Today, in Medtronic, Inc. v. Mirowski Family Ventures, LLC, the Supreme Court held when a licensee files a declaratory judgment action that products don't infringe a licensed patent, the patent owner must prove infringement.
Justice Breyer delivered the opinion for the Court and framed the question: "A patent licensee paying royalties into an escrow account under a patent licensing agreement seeks a declaratory judgment that some of its products are not covered by or do not infringe the patent, and that it therefore does not owe royalties for those products. In that suit, who bears the burden of proof, or, to be more precise, the burden of persuasion? Must the patentee prove infringement or must the licensee prove non-infringement?
The Court asserted legal logic supports "the burden of persuasion is with the patentee, just as it would be had the patentee brought an infringement suit." He stated it is well established that the burden of proving infringement rests upon the patent owner. The Declaratory Judgment Act is only procedural while the burden of proof is a rule of substantive law.
The Court also noted shifting the burden to the licensee could create uncertainty about the scope of the patent. Suppose an alleged infringer lost the declaratory judgment action because the evidence was inconclusive on non-infringement, the alleged infringer might continue in the same conduct, forcing the patent owner to file an infringement action. If the burden shifted, the patent owner might fail to prove infringement if the evidence was inconclusive. As a result nobody would know what products infringe. Thus, the declaratory judgment suit would not provide "an immediate and definitive determination of the legal rights of the parties."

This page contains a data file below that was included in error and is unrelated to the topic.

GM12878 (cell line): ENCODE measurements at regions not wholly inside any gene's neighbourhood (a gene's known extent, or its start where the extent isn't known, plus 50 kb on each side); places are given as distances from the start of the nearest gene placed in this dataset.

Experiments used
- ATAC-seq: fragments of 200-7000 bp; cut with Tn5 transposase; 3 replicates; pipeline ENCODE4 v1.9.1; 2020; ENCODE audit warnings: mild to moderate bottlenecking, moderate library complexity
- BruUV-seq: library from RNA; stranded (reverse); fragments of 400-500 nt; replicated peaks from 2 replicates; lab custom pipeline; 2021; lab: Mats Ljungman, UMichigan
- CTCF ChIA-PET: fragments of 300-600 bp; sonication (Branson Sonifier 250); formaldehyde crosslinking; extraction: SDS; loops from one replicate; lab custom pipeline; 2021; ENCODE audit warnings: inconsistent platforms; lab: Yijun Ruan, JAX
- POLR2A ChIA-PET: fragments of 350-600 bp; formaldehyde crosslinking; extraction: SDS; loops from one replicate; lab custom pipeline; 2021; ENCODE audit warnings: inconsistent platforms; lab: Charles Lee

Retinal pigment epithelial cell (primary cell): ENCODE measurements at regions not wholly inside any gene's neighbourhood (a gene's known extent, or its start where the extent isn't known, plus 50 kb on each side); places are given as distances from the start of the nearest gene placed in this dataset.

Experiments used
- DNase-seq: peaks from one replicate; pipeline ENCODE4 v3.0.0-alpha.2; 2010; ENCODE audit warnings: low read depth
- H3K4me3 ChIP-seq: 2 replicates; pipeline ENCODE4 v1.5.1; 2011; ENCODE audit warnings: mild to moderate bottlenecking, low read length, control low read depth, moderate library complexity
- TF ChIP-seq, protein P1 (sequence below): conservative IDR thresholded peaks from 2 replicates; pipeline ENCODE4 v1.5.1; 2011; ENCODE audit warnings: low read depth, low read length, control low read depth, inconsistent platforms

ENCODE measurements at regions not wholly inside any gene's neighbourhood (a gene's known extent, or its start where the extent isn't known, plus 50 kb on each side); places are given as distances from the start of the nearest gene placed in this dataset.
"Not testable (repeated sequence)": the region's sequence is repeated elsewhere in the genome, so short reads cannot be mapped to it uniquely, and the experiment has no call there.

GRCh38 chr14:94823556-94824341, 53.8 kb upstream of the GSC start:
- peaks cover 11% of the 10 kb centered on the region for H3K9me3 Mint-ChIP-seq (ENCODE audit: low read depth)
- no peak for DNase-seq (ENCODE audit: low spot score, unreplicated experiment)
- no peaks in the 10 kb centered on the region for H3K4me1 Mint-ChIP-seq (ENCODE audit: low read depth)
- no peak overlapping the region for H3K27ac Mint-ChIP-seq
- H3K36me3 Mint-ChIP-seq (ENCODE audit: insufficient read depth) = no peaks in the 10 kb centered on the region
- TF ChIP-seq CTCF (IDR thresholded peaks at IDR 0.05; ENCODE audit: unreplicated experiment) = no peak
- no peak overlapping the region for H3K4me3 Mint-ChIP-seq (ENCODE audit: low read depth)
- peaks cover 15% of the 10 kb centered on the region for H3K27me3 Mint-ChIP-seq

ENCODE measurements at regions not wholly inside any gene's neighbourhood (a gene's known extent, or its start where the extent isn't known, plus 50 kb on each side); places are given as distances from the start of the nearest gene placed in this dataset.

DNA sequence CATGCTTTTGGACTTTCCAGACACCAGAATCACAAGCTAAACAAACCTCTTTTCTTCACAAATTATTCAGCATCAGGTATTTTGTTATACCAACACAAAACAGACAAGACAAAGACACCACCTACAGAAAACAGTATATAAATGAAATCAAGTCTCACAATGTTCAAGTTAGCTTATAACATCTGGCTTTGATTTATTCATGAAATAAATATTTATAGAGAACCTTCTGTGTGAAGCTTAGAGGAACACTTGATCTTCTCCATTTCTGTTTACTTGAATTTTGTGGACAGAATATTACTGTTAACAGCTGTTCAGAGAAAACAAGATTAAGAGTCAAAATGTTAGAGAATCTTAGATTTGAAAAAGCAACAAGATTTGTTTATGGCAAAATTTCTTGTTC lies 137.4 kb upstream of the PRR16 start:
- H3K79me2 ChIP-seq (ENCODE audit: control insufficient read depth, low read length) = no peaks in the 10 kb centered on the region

The Court stated to shift the burden would make it difficult for the licensee to understand the patent owner's infringement claim, which the patent owner would be in a better position to know, while the alleged infringer would have to argue against every infringement theory.
The Court emphasized that burden shifting to the licensee is difficult to reconcile with the purpose of the Declaratory Judgment Act to ameliorate the dilemma posed by putting one who challenges a patent's scope to the choice between abandoning his rights or risking suit.
The Court was not persuaded by contrary arguments. It noted the Federal Circuit's lacked support in Schaffer v. Weast, 546 U.S. 49 (2005), since it was not a declaratory judgment case. It said the Federal Circuit's position that the holding applied only in the limited circumstances did not change the fact those circumstances are often present. The Court noted the patent owner started the dispute in response to the concern a licensee could force a patent owner into patent litigation.
The Court concluded the public interest didn't favor imposing the burden of proving infringement upon the licensee, since the public interest has a "paramount interest in seeing that patent monopolies are kept within their legitimate scope."
Copyright © 2014 Robert Moll. All rights reserved.